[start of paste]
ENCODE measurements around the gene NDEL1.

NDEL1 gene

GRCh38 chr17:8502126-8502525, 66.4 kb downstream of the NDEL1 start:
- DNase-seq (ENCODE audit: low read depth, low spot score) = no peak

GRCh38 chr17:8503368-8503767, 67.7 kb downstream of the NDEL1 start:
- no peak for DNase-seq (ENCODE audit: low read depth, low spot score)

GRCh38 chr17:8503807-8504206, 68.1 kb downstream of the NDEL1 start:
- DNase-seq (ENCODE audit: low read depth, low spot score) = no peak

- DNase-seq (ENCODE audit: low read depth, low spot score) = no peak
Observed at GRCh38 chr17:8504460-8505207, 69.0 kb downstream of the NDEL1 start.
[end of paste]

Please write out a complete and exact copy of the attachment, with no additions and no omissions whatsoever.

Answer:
ENCODE measurements around the gene NDEL1.

NDEL1 gene

GRCh38 chr17:8502126-8502525, 66.4 kb downstream of the NDEL1 start:
- DNase-seq (ENCODE audit: low read depth, low spot score) = no peak

GRCh38 chr17:8503368-8503767, 67.7 kb downstream of the NDEL1 start:
- no peak for DNase-seq (ENCODE audit: low read depth, low spot score)

GRCh38 chr17:8503807-8504206, 68.1 kb downstream of the NDEL1 start:
- DNase-seq (ENCODE audit: low read depth, low spot score) = no peak

- DNase-seq (ENCODE audit: low read depth, low spot score) = no peak
Observed at GRCh38 chr17:8504460-8505207, 69.0 kb downstream of the NDEL1 start.